Some of Whelpley's writing decisions are likely attributable to director Don Michael Paul, who also struggles to pull this Tremors together. While it's appreciated that Burt's double-barreled fantasies have arguably been countered with frequent talks about the effects of global warming, that explanation ends up feeling like an excuse to explain why the movie doesn't live up to its own promise. Like the previous film, Cold Day was shot in Cape Town, Africa, the new Vancouver for low-budget film productions, meaning the snow setting is largely non-existent. There is a semi-effective opening that subs sand for snow (the trick is fairly obvious, but it almost works, and would work even better if the blue color timing wasn't such a blanket), and then the rest of the movie finds the Graboids running through dirt, no different than the other films in the series (with one brief, fairly isolated exception where a creature attacks someone underwater). A sequence where a character distracts a Graboid with hand-made grenades has no geography or apparent purpose, and Paul relies heavily on randomly-applied slow-motion shots that are effective but feel like a crutch. Taken together, Whelpley and Paul's ideas never feel like they're growing or deepening the Tremors universe as opposed to just changing the backdrop.

Shortly after Tremors: A Cold Day in Hell was released, it was announced that SyFy had passed on an exciting new "Tremors" TV pilot that would've brought back Kevin Bacon as Valentine McKee (and potentially Fred Ward as Earl Bass). Neither project has Maddock or Wilson on board. There's clearly still interest and energy left in this underground monster movie franchise, it's just a shame that nobody seems to know exactly how to dig it up.

The Blu-ray
The key art prepared for Tremors: A Cold Day in Hell is pretty misleading, given only one scene in the film technically takes place in an icy tundra, and the rest takes place in the same sort of dirt and gravel landscapes as the rest of the series. I'm also still not a fan of the fact that they've ditched the original Tremors logo font for no reason, but that's a truly personal nitpick. The two disc set comes in a Viva Elite Blu-ray case that houses the Blu-ray, the DVD copy, and a leaflet with a MoviesAnywhere digital HD code. The entire thing comes in a glossy embossed slipcover featuring identical artwork.

The Video and Audio
There are no problems to report with either the 1.78:1 1080p AVC widescreen transfer, or the accompanying DTS-HD Master Audio 5.1 track. This new Tremors movie boasts some 2018 digital crispness, depth, and clarity, along with some polished rumbling and splattering to get the job done when the headlining monsters are scurrying around underground. Given there are six of these movies now, and this isn't the first that was produced in the 21st century, the whole package has a veteran polish to it that neither disappoints or surprises. Spanish and French DTS 5.1 tracks are also on tap, as well as English captions for the deaf and hard of hearing, and Spanish and French subtitles.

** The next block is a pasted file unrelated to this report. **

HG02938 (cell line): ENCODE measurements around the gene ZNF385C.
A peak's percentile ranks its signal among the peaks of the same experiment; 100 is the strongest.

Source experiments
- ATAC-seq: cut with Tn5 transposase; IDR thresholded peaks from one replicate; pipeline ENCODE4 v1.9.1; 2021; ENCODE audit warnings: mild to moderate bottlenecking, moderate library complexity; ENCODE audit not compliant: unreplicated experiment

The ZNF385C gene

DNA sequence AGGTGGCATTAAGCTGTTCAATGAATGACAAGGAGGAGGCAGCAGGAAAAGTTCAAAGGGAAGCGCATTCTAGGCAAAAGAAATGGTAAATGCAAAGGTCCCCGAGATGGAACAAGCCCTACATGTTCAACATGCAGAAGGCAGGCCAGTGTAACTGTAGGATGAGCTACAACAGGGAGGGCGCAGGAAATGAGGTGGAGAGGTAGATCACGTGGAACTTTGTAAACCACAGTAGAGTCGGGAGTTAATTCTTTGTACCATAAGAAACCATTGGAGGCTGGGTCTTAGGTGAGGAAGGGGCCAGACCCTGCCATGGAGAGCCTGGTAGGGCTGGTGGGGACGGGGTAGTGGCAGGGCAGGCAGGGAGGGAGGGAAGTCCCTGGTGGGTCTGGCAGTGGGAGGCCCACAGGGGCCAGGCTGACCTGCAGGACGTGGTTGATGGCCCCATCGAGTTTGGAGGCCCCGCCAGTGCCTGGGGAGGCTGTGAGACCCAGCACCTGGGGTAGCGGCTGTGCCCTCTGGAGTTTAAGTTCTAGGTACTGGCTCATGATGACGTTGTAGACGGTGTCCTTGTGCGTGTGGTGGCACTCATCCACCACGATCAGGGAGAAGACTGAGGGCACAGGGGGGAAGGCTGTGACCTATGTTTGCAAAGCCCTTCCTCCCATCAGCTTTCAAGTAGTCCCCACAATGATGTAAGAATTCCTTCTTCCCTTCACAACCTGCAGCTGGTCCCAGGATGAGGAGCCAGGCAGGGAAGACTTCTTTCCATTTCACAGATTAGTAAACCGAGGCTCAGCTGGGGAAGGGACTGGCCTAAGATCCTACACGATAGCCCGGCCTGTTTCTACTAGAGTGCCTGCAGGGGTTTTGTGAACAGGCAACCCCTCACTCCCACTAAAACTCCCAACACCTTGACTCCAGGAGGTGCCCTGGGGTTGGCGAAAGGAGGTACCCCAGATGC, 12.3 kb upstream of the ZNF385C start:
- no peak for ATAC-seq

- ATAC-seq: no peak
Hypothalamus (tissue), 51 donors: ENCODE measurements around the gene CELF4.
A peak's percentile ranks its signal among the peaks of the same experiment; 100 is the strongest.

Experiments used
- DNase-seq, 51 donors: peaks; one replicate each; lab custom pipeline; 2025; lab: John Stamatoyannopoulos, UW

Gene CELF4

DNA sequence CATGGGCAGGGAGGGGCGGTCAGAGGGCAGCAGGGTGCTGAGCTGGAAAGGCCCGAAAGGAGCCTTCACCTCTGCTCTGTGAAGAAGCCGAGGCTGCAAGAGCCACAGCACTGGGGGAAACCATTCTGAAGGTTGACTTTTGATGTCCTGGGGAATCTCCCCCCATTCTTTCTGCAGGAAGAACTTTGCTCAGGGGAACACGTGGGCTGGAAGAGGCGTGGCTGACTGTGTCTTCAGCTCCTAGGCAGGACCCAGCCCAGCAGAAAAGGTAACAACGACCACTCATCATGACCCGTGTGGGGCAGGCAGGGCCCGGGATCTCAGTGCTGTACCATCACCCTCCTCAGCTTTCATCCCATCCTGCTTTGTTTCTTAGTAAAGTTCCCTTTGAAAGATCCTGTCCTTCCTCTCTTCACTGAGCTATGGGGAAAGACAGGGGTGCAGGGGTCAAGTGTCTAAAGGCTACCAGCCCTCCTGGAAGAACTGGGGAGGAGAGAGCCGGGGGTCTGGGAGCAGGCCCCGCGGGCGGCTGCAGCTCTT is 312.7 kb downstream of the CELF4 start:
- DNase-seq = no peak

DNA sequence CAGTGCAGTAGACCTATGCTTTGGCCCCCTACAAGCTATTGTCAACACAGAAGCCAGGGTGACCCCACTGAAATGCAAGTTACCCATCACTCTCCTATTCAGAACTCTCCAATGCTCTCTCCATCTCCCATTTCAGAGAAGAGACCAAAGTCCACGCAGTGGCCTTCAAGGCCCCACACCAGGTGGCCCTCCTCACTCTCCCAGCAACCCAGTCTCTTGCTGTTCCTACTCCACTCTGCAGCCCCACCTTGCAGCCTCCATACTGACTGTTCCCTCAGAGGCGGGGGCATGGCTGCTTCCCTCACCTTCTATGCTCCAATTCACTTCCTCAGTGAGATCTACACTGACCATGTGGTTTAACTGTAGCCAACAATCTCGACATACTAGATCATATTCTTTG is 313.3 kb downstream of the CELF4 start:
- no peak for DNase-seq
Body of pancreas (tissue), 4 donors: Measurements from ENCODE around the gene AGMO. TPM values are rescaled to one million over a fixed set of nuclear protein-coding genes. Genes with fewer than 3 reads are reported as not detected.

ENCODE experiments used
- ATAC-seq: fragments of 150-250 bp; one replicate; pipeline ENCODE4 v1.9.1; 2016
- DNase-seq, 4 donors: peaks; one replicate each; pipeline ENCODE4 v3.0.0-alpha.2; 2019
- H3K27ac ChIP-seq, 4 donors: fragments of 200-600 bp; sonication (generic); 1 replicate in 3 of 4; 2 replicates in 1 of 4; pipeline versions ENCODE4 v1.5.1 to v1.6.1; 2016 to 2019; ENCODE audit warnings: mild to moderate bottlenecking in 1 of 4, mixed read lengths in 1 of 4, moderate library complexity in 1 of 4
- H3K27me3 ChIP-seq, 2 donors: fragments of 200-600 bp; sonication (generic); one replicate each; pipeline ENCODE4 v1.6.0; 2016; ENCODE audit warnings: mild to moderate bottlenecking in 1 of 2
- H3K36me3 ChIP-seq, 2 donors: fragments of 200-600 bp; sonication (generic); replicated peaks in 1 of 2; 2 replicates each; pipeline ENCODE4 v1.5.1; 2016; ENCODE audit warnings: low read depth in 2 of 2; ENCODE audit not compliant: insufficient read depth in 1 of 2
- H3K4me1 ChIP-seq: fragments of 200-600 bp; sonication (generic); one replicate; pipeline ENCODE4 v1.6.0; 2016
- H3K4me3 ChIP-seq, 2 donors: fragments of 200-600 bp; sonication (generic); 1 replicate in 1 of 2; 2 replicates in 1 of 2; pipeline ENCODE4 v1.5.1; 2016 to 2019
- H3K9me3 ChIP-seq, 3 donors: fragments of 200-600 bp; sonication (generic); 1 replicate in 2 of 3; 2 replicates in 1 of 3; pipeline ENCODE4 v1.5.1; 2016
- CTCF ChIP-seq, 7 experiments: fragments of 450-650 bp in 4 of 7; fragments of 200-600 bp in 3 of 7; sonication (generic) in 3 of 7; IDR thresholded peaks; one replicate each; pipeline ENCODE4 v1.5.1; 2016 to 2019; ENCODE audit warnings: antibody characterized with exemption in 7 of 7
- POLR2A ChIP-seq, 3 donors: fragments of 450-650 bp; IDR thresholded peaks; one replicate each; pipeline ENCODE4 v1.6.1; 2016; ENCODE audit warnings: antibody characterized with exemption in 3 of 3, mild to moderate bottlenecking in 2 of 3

The Extras
A trio of brief but pleasantly entertaining extras have been prepared for this sixth Tremors movie. First, "The Making of Tremors: A Cold Day in Hell" (14:06) is a brisk 6-part (...) peek into the production, featuring on-set interviews with director Don Michael Paul, the cast, and a few members of the crew that breezes through the overall concept, the legacy of the series, the new characters, the setting, and the visual effects. "Anatomy of a Scene" (4:01) singles out a fairly unimportant but still conceptually notable sequence from the film and takes a brief look at what was done to put it together, including practical and digital effects, and the stuntwork. Finally, "Inside Chang's Market" (2:47) explores the set constructed to recreate a location from the original film, showing off production design details that don't really get seen in the finished film.

Tremors: A Cold Day in Hell is a pretty underwhelming entry in the long-running franchise. Hopefully the next chapter sees the franchise's fathers coming back and breathing some truly new ideas into this familiar beast (and, hey, someone pick up that TV show). Skip it.

Copyright 2020 Inc. All Rights Reserved. Legal Info, Privacy Policy is a Trademark of Inc.